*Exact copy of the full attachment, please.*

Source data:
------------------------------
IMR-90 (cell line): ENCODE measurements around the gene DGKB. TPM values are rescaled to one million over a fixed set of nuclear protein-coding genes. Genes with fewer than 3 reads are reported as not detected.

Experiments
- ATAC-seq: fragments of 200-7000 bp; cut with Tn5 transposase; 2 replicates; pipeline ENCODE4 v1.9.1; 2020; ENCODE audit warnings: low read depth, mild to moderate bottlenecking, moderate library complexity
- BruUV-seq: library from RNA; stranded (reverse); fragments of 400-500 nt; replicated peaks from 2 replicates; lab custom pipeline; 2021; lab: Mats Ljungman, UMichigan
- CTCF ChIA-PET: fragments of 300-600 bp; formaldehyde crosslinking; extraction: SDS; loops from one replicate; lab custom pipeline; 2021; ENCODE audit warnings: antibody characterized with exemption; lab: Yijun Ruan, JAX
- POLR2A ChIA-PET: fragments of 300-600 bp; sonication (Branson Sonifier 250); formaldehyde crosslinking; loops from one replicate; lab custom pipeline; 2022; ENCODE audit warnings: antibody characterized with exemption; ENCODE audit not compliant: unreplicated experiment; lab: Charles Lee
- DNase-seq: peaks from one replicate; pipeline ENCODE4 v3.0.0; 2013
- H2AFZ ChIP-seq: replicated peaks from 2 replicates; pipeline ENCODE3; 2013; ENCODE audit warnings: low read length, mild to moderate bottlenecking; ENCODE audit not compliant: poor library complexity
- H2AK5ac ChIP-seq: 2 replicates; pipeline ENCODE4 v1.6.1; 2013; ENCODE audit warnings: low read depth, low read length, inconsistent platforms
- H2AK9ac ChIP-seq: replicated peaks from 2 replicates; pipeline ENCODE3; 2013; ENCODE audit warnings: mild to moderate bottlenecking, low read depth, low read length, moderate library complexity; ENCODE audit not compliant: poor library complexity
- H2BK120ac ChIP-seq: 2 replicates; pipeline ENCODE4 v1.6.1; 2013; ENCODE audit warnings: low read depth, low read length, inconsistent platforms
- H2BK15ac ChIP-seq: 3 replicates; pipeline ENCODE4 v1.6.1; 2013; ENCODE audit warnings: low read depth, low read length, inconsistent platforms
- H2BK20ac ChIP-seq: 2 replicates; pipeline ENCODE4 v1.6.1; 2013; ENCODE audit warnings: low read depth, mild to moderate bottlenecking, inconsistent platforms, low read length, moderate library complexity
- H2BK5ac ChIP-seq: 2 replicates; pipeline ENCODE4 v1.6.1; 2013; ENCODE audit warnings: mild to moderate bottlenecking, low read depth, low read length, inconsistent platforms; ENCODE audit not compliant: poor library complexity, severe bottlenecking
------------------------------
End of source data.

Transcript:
IMR-90 (cell line): ENCODE measurements around the gene DGKB. TPM values are rescaled to one million over a fixed set of nuclear protein-coding genes. Genes with fewer than 3 reads are reported as not detected.

Experiments
- ATAC-seq: fragments of 200-7000 bp; cut with Tn5 transposase; 2 replicates; pipeline ENCODE4 v1.9.1; 2020; ENCODE audit warnings: low read depth, mild to moderate bottlenecking, moderate library complexity
- BruUV-seq: library from RNA; stranded (reverse); fragments of 400-500 nt; replicated peaks from 2 replicates; lab custom pipeline; 2021; lab: Mats Ljungman, UMichigan
- CTCF ChIA-PET: fragments of 300-600 bp; formaldehyde crosslinking; extraction: SDS; loops from one replicate; lab custom pipeline; 2021; ENCODE audit warnings: antibody characterized with exemption; lab: Yijun Ruan, JAX
- POLR2A ChIA-PET: fragments of 300-600 bp; sonication (Branson Sonifier 250); formaldehyde crosslinking; loops from one replicate; lab custom pipeline; 2022; ENCODE audit warnings: antibody characterized with exemption; ENCODE audit not compliant: unreplicated experiment; lab: Charles Lee
- DNase-seq: peaks from one replicate; pipeline ENCODE4 v3.0.0; 2013
- H2AFZ ChIP-seq: replicated peaks from 2 replicates; pipeline ENCODE3; 2013; ENCODE audit warnings: low read length, mild to moderate bottlenecking; ENCODE audit not compliant: poor library complexity
- H2AK5ac ChIP-seq: 2 replicates; pipeline ENCODE4 v1.6.1; 2013; ENCODE audit warnings: low read depth, low read length, inconsistent platforms
- H2AK9ac ChIP-seq: replicated peaks from 2 replicates; pipeline ENCODE3; 2013; ENCODE audit warnings: mild to moderate bottlenecking, low read depth, low read length, moderate library complexity; ENCODE audit not compliant: poor library complexity
- H2BK120ac ChIP-seq: 2 replicates; pipeline ENCODE4 v1.6.1; 2013; ENCODE audit warnings: low read depth, low read length, inconsistent platforms
- H2BK15ac ChIP-seq: 3 replicates; pipeline ENCODE4 v1.6.1; 2013; ENCODE audit warnings: low read depth, low read length, inconsistent platforms
- H2BK20ac ChIP-seq: 2 replicates; pipeline ENCODE4 v1.6.1; 2013; ENCODE audit warnings: low read depth, mild to moderate bottlenecking, inconsistent platforms, low read length, moderate library complexity
- H2BK5ac ChIP-seq: 2 replicates; pipeline ENCODE4 v1.6.1; 2013; ENCODE audit warnings: mild to moderate bottlenecking, low read depth, low read length, inconsistent platforms; ENCODE audit not compliant: poor library complexity, severe bottlenecking